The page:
Israeli And Palestinian Parents: 'We Need To Stop This Madness'
Israeli And Palestinian Parents: 'We Need To Stop This Madness'
The deaths of three Israeli teenagers have sparked anger in the region. Two parents who lost children in the Israeli-Palestinian conflict explain why they are now calling for reconciliation.
MICHEL MARTIN, HOST:
I'm Michel Martin, and this is TELL ME MORE from NPR News. By now you've probably heard about the kidnapping and killing of three Israeli teenagers and all that has transpired because of it. The three young men - Eyal Yifrach, Gilad Shaar, and Naftali Frenkel - were abducted June 12 as they hitchhiked home from their religious schools on the West Bank. The kidnapping has led to more violence. Five Palestinians were killed in clashes with authorities as they searched for the abducted boys. One Palestinian teenager, Muhammad Abu Khader, died in a gruesome killing earlier this week that is suspected to have been a revenge killing. Israel's prime minister has also condemned this, as well. But Israel has been launching airstrikes aimed at the Gaza Strip because that area is dominated by the Palestinian group, Hamas, which Israel's leaders blame for the kidnapping of the three Israeli teens. Leaders around the world, including U.S. President Barack Obama, have expressed anguish over the deaths and especially for the pain of the parents. And that is a pain that members of Parents Circle Families Forum know all too well. Parents Circle is an organization comprised of more than 600 families, both Palestinians and Israelis, all of whom have lost a close family member as a result of the prolonged conflict. So we thought this would be a good time to speak with members of this group to hear their thoughts on a way forward out of this crisis. With us now, Robi Damelin - she is Israeli and a spokesperson for Parents Circle. Her son David was killed by a Palestinian sniper in 2002. Also with us is Bassam Aramin, who works with the Palestinian office of Parents Circle. His daughter, Abir, was killed in 2007 by Israeli border police. And I thank you both for speaking with us, and I'm sorry for both of your losses.
BASSAM ARAMIN: Thank you.
ROBI DAMELIN: Thank you.
MARTIN: Robi, I wanted to start with you because it's said so often in this country - it's a cliche - that, you know, you live in a tough neighborhood, meaning the region, where there has been so much violence in recent years. But it does seem as if this latest cycle seems particularly intense. And there just seems to be kind of a level of grief and rage that seems significant. I wanted to know, do you agree? Why do you think that is?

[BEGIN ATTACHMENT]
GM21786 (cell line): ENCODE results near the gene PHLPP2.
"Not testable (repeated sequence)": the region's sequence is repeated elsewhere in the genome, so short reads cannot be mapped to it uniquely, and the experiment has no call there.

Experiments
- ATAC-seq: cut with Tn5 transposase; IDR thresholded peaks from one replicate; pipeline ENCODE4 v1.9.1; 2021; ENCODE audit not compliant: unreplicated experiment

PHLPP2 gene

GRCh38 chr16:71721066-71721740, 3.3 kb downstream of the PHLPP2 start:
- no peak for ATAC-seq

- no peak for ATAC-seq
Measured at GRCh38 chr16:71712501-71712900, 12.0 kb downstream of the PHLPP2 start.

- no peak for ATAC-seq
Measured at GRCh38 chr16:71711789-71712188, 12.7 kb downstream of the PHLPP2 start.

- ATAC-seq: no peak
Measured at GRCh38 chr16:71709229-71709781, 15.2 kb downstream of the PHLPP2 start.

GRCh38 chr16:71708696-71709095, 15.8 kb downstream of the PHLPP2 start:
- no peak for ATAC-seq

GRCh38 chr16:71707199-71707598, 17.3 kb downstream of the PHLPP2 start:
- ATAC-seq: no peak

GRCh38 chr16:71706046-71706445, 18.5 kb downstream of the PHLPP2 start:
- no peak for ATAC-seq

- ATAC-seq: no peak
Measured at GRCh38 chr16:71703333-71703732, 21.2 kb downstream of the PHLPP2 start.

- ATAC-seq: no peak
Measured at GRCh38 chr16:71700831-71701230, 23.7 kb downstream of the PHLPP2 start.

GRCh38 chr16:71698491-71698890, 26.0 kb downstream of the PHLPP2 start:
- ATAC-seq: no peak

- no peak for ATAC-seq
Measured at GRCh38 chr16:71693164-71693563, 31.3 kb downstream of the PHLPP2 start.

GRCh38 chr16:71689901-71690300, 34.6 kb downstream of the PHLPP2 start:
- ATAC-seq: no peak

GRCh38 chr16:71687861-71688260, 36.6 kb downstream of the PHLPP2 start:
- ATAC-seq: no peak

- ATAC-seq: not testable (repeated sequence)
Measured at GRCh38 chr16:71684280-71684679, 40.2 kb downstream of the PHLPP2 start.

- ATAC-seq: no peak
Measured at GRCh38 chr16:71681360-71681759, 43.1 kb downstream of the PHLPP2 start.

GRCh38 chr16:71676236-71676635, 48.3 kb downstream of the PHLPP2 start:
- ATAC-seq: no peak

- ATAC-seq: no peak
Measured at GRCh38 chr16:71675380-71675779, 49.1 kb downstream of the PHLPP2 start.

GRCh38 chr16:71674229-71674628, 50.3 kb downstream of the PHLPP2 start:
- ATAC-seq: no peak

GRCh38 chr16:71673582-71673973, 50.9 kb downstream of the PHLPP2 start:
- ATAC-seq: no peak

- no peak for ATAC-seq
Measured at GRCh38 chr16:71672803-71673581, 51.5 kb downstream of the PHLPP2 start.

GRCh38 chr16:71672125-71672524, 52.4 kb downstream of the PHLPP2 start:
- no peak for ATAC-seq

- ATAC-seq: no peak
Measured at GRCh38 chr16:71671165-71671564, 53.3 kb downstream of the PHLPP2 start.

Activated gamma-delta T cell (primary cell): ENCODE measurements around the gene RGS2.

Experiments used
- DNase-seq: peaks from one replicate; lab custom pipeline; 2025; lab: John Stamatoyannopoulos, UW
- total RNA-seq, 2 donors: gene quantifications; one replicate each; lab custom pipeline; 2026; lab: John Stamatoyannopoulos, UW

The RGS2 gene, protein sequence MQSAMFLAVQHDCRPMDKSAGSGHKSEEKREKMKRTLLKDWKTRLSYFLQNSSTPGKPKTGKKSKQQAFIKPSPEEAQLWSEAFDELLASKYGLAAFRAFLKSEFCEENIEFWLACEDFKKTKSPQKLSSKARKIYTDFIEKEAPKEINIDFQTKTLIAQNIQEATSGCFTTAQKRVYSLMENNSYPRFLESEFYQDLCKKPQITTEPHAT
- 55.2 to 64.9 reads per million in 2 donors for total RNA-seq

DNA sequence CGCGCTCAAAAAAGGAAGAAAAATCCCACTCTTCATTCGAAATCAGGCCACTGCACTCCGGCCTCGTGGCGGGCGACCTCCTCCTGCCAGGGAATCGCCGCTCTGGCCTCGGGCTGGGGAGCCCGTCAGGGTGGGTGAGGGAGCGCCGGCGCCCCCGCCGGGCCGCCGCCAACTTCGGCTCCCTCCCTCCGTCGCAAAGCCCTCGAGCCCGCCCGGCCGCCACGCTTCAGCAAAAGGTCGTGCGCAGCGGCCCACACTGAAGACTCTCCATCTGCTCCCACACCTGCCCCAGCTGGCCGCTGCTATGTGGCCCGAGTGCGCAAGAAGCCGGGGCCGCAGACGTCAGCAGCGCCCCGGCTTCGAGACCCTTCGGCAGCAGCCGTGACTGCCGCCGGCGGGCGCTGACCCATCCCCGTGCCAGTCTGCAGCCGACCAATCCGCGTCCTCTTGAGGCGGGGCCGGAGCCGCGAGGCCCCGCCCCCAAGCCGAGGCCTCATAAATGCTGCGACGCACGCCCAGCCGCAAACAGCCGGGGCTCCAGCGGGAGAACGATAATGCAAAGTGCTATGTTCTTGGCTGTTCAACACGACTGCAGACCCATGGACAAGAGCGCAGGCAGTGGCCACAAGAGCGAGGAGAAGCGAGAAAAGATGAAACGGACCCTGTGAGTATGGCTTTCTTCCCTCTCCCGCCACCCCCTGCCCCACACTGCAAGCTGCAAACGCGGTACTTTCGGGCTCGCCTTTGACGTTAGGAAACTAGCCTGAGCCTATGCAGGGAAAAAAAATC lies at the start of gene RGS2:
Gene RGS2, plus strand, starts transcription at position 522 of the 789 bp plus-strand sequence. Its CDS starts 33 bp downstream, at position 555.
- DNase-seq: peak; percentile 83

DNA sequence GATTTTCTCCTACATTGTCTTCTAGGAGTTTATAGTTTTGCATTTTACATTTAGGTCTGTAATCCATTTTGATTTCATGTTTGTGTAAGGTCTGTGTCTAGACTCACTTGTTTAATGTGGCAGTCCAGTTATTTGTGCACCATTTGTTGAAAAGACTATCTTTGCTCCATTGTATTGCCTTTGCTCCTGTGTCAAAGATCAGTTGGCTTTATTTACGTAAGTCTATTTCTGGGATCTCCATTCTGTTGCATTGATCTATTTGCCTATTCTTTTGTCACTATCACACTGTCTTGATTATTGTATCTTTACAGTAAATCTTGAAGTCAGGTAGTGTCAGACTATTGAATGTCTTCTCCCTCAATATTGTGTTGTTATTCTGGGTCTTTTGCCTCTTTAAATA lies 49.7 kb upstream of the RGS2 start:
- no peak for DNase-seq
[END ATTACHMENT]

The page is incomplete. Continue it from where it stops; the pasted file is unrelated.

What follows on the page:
DAMELIN: Well, I think that it's much encouraged by the powers that be. And from the minute that these poor kids were kidnapped, there came out of (inaudible) a rhetoric which was so frightening and so fear-creating that I think it worked up the whole nation. And also, it had been going on for a couple of weeks. And of course, the media, I'm afraid to say, contributed a lot to creating fear. And of course, now the whole cycle of violence is once again in place. And we believe at the Parents Circle that there has to be a reconciliation framework in any future peace agreement. Because without that, we just have these temporary cease-fires, until the next time.
MARTIN: Bassam, what about you? What strikes you about what is happening now and how your neighbors and how the countries are reacting to it?
ARAMIN: You know, I said that the conflict didn't start with the kidnapping and the killing the three young Israelis, unfortunately, which was a tragedy and will not end by the kidnapping and murder of Muhammad Khader, unfortunately. And we didn't want to make it between Hamas and the Israeli nation. No, it's between the Palestinian people and the Israeli occupation. And this is the reactions about the occupation, the continuation of that settlement and (unintelligble). And you cannot talk about peace and build more settlements. But we said that - and the parents said - we need to be very clear that we will never go back to be victims to this violence again. We liberate ourselves. We know that we are the same people. The two people are the same people. It's the same blood. And we need to stop this madness, this killing.
MARTIN: Robi, you were telling us that one of the things that - you both are people who have said, after your children were killed, don't take revenge in the name of my son. I noted that there were family members of the three Israeli teens who have also made this statement. But there are a number of people - public actors - who are calling for revenge. And I wanted to ask, what do you think it is that has allowed you to call to stop this cycle of revenge and others are not?
DAMELIN: I think that revenge is actually a very natural reaction to many things. I don't know. It's possibly my growing up in South Africa and being very influenced by the Truth and Reconciliation Commission. And actually, when the Army came to tell me that David had been killed, apparently - and I really don't remember this - I said, you may not kill anybody in the name of my child.